Residential Real Estate Law

1. What forms of financing are available?

2. What is an adjustable-rate loan?

3. What is a purchase and sale agreement?

4. What is a non-conforming use?

5. What happens if I die without a will?

1. To purchase real estate, you need money. You can do it if you have cash, but if you don’t have cash, you could borrow money from your seller. That would be owner financing. You can borrow money from a mortgage company or a bank. You could have an FHA loan, a VA loan, a conventional loan. You could have special types of financing through housing agencies in the state. In Kentucky, we have the Kentucky Housing Corporation. We have other types of creative financing when you purchase property. Sometimes those go outside the bounds of what is appropriate, but in some situations, it does not. For example, one lender may require a first and second mortgage in order to obtain the full purchase price on a loan. Financing comes in many different ways, but the main ones are conventional, VA, and FHA in a residential transaction.

2. Adjustable rate loans are used to enable buyers to finance real estate purchases. Where they don’t have the ability to pay the going rate, an adjustable rate gives them a hedge against that higher current rate. For example, on an adjustable rate loan, you may get a 4.5% rate, whereas on a fixed rate, you had to pay 5.5%. The difference is, is that on an adjustable rate loan, its term is going to expire after, say, five years. We call that a five-year arm. After five years, your rate adjusts to whatever current market rates are. There is some risk involved in an adjustable rate loan, but it is a very useful method to enable people to get into homes where their income levels are expected to go up over time.

3. A purchase and sale agreement is a real estate contract. The real estate contract sets forth all of the conditions of the transaction. The seller expects to receive a selling price. The buyer has to come up with the money to pay for it. Usually, there’s a deposit provided for and financing terms are set forth in the contract. Other items in the contract might be tangible personal property that’s going to stay with the property, such as refrigerator, stove. A financing contingency, a property condition contingency, inspections, for example, termites or radon or other types of conditions that might lead a buyer not to want the property, that’s set into the contract to protect the buyer. The seller’s protections are perhaps less, but there is protection that the buyer must come through if those contingencies are met. Clear title has to be provided by a seller, and that’s set forth in the contract. Also in the contract is who pays what costs at closing.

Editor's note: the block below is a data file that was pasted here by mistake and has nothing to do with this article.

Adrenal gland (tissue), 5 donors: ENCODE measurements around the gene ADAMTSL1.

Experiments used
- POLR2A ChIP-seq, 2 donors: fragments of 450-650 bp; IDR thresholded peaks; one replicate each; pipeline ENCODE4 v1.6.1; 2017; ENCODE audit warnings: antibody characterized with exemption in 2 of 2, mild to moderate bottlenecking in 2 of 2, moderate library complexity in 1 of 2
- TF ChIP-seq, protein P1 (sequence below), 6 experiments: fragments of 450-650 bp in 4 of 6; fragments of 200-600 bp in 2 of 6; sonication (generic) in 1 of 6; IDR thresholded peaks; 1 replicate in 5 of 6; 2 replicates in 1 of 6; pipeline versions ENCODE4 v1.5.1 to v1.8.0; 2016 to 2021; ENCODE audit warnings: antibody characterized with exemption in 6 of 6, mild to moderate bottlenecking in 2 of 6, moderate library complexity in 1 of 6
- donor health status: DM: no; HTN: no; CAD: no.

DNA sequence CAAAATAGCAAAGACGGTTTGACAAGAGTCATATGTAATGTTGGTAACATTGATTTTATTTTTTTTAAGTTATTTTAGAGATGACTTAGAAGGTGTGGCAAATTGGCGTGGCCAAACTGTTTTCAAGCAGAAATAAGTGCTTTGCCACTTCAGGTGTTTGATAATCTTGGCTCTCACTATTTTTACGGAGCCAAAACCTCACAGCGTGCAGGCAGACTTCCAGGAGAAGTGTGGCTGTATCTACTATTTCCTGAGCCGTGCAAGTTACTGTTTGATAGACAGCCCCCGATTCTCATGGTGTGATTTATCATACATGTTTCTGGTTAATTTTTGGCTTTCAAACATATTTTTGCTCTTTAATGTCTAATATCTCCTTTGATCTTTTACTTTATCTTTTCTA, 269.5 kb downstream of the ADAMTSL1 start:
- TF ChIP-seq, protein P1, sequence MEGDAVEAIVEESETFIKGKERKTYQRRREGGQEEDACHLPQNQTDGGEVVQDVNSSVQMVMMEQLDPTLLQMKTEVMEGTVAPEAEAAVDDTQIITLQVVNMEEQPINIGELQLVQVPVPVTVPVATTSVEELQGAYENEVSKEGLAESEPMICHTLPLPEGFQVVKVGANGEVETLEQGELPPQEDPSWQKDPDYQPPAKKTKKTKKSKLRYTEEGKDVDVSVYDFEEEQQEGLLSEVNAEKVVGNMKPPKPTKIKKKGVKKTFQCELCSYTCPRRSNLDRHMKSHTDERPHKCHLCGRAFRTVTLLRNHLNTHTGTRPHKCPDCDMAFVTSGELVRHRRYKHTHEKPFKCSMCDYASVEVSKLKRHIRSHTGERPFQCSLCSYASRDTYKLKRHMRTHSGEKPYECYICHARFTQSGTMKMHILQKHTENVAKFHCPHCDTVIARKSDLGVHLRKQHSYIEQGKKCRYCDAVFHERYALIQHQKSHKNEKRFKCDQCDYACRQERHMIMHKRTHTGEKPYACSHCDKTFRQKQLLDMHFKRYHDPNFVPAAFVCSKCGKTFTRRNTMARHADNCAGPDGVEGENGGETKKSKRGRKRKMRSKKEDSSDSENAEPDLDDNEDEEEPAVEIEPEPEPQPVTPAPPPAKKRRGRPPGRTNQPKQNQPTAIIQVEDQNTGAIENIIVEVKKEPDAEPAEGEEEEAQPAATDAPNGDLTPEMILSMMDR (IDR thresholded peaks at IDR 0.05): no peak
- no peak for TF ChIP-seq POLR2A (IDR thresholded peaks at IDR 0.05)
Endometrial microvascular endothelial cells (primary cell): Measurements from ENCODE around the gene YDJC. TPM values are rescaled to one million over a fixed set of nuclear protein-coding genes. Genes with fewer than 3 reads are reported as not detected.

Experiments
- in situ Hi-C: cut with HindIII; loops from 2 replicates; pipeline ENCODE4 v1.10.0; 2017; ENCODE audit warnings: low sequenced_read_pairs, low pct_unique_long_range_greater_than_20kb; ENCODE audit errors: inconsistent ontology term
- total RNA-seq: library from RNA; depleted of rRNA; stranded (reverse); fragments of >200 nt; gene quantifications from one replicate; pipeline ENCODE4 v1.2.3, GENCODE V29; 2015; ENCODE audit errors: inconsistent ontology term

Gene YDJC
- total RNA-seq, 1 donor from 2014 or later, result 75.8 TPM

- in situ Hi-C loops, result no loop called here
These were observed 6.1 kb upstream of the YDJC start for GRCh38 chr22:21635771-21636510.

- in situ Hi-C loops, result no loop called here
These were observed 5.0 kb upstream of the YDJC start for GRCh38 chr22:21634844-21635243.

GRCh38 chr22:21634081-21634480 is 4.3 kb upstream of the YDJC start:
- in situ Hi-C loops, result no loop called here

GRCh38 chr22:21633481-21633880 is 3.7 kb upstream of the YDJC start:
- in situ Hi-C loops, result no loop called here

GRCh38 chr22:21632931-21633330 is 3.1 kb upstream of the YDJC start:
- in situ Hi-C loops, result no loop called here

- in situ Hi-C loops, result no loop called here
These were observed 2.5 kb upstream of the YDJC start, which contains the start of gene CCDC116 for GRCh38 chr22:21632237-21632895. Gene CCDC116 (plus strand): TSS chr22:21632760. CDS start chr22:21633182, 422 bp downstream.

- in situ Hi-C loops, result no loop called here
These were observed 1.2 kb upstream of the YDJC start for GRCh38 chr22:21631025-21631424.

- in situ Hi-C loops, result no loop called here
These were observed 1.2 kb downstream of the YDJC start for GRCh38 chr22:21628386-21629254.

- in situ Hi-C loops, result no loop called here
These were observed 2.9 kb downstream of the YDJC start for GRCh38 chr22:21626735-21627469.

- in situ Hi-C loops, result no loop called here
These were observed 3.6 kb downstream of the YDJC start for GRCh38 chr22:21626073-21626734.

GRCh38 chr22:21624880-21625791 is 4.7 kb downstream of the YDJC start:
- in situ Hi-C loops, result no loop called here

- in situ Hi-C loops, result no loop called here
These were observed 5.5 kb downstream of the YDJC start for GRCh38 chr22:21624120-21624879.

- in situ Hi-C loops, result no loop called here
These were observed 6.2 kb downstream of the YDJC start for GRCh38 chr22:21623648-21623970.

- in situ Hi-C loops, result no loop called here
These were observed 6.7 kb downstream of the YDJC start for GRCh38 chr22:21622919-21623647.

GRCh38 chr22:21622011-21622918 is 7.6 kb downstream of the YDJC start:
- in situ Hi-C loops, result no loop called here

4. If you’re going to buy a business that’s located on real property, that business must have proper zoning in order to function. For example, you’re going to a generally residential neighborhood and there’s a corner gas station. That corner gas station is out of place in residential neighborhood, unless there’s proper zoning. But let’s say the gas station was in existence before the zoning laws came into effect and the property is otherwise zoned as a residential use. The gas station owner can continue to use that property because the use was prior to the zoning laws. It’s a non-conforming permitted use. The only problem is when the landlord tries to expand upon that use, for example, buying the property next door to try to make it a larger gas station, or building another level on the property, or in some way changing the type of use of the property. You need to stick with the type of use in order to protect that non-conforming use from zoning violations.

5. That means you’re dying intestate, and you should always try to go to a competent attorney and get a will. In Kentucky, if you die without a will, and let’s say you have a spouse and children, the property’s going to go one half to your spouse and one half to your children. In Florida, if you have a spouse and you have children from that spouse alone, your property’s going to go all to your spouse. However, if you have children from a prior marriage additionally, then one half of your property will go to your spouse, and one half of your property will go to your descendants. To make sure that you don’t have to depend upon the laws of intestacy and you have more certainty, get a will.